Have you ever had your heart broken? I mean, really broken? Heartbreak is something that will affect us all at some point in our lives. After discovering that my cancer had come back and was in my lungs this time, I was devastated. I had experienced hurt before. Relationships ended, losing touch with a friend and missing out on that “dream” job that I was so sure about and death. This was different. It cut so deep, I was numb.
Three nerve-wracking weeks after my diagnosis, I had surgery. It was successful, but this time I required chemo. Still, I put on a brave face and was ready to face all the physical side effects. My mental well-being was again on the back burner. I was to have chemo sessions every two weeks for six months. The first session went fine, and I thought to myself, “Hey, this isn’t so bad”. I could not have been more spectacularly mistaken. Within a month, the physical toll chemo took on me was near unbearable. It was then that I slowly started disconnecting from myself. I wouldn’t allow my mind to process the turmoil, the mental and physical trauma, and, unbeknownst to me, I was slowly making things worse. My natural instinct of trying to protect others and myself from my feelings kicked in. Greatness started slipping further and further away from me. How would I fulfil my life’s purpose in this state?
I was terrified, yet every two weeks, I put on a brave face when I went for chemo. I remember a room full of big red chairs, chairs that looked and smelt like death. Death was all around me, the pungent smell of it all-consuming and overwhelming. With each passing session, a piece of me was left in that room. My soul and spirit were truly being tested. Repeatedly I asked, “Why God? Why is this happening? My daughter is only two years old, and she needs her mother.” I could see the confused terror in her eyes every time she looked at me. Wondering when her mom was going to disappear for days again.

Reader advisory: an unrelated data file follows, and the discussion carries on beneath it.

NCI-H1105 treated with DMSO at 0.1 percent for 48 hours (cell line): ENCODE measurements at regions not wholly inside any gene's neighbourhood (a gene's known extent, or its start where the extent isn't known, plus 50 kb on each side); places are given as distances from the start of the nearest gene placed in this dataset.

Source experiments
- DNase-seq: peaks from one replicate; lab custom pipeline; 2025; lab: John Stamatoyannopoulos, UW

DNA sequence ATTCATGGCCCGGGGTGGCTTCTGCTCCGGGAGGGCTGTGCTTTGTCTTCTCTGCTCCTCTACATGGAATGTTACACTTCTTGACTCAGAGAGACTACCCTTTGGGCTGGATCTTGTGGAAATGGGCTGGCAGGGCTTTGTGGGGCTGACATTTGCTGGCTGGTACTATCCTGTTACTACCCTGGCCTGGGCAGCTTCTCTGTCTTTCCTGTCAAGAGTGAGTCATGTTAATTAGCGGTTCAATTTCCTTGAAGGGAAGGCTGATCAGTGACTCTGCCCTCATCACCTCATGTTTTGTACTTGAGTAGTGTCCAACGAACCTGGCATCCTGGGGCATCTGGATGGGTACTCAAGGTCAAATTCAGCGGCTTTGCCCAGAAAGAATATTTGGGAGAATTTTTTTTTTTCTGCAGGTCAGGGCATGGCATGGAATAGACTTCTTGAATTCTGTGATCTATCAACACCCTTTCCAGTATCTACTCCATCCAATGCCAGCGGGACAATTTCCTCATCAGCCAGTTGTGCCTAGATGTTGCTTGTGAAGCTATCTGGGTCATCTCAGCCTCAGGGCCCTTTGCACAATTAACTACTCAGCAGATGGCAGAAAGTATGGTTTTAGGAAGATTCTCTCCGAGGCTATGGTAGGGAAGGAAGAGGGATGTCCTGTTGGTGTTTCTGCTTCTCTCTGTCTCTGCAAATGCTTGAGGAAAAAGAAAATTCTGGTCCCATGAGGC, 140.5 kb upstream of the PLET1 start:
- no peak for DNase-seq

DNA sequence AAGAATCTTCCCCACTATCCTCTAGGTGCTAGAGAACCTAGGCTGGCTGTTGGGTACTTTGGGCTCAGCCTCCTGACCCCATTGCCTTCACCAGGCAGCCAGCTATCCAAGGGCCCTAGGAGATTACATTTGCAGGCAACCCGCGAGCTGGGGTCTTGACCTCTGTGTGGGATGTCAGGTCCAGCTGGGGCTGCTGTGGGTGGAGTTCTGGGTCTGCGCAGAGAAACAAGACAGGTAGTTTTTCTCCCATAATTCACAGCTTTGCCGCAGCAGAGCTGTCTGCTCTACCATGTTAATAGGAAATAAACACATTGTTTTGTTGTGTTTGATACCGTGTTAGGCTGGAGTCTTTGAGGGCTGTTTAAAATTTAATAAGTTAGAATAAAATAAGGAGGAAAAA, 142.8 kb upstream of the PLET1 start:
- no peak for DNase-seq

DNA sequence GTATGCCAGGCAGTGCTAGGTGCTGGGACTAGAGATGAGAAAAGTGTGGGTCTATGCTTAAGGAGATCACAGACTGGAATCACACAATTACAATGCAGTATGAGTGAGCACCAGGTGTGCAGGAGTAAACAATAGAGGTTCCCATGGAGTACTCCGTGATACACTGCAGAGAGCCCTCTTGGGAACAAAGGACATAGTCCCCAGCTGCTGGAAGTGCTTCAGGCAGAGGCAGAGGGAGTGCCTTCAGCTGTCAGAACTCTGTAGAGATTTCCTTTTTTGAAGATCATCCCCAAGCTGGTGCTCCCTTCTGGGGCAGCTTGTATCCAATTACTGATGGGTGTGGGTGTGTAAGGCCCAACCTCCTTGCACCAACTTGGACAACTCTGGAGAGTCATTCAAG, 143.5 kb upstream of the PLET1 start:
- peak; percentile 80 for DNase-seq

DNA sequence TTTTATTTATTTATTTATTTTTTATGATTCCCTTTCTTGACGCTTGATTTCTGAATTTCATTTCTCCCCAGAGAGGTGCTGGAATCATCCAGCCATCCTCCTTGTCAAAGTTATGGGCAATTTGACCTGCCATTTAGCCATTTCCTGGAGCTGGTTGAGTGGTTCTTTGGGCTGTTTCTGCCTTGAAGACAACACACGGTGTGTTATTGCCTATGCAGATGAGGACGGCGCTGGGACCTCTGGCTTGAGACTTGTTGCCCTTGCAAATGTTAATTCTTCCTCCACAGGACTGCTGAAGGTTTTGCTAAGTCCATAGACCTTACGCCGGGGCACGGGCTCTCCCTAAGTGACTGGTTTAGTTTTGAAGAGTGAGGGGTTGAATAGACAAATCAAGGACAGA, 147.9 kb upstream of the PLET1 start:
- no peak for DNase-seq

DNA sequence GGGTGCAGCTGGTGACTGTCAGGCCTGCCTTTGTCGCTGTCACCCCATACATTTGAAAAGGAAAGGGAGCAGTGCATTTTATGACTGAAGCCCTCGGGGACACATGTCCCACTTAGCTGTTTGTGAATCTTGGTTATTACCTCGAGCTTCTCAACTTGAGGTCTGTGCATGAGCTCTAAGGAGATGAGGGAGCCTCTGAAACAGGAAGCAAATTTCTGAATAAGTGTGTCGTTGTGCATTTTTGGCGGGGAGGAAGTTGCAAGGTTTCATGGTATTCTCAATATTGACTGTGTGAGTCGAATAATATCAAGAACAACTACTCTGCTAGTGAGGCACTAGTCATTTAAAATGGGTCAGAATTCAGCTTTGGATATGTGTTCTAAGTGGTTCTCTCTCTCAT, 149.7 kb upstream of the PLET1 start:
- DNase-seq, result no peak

My husband looked defeated. All the love he had given me couldn’t spare me from this. He put on a brave face, comforting family members and keeping our household going. I could see that it was taking its toll on him, but he remained strong for me and for everyone as a proud man. Our lives had been turned upside down, plans halted. Tragedy had befallen us. At the time, we’d only been married for 3 years. We hadn’t had the opportunity to enjoy our marriage and our daughter. We’d both wanted to be parents for the longest time, and finally, our dream had come true. Somehow, through the pain, we managed to find solace in each other. The three of us were closer than ever. We retreated into our bubble and let very few people in.
After six months, chemo was done, and with that came new questions. I was lost. Who was I, if not the cancer patient? I had no routine anymore. It sounds strange, yes, but this had been such a massive part of me that I had to let go. I was cancer-free and in remission; however, my mental well-being was centre stage again. In the months after, I was hospitalised numerous times because of blackouts. The initial diagnosis was epilepsy, but scans showed no abnormality in my brain. I was so heavily medicated, barely lucid most of the time I inevitably lost all confidence in my body. I didn’t trust that I could do basic things anymore, and it turns out I was right. Indeed greatness was out of reach at this point. I was but a shadow of my former self. I couldn’t be left alone for long periods lest I have an attack, collapse and hurt myself.
Basic activities such as driving became unfeasible for me. The months turned into a year, and my attacks became increasingly unpredictable. The medication wasn’t working. More tests followed, and about two years after chemo ended, I was admitted into the Milpark Hospital Epilepsy Monitoring Unit. After five days of constant monitoring, we finally had a diagnosis. My Neurologist told me I had functional neurological disorder (FND), simply put, my brain and my body were not communicating properly. ” This is an absolute disaster,” he said. “It has been going on for over 20 years. Did you know that you don’t really sleep? I watched you sleep, but I could see you weren’t really sleeping. When I look at you, I see someone who is so traumatised, terrified and hurt. This is very upsetting…” as he spoke, his voice started fading away. I couldn’t hear what he was saying anymore. I was stuck on ” this is an absolute disaster.”
Another heartbreak. Greatness was most certainly unattainable now.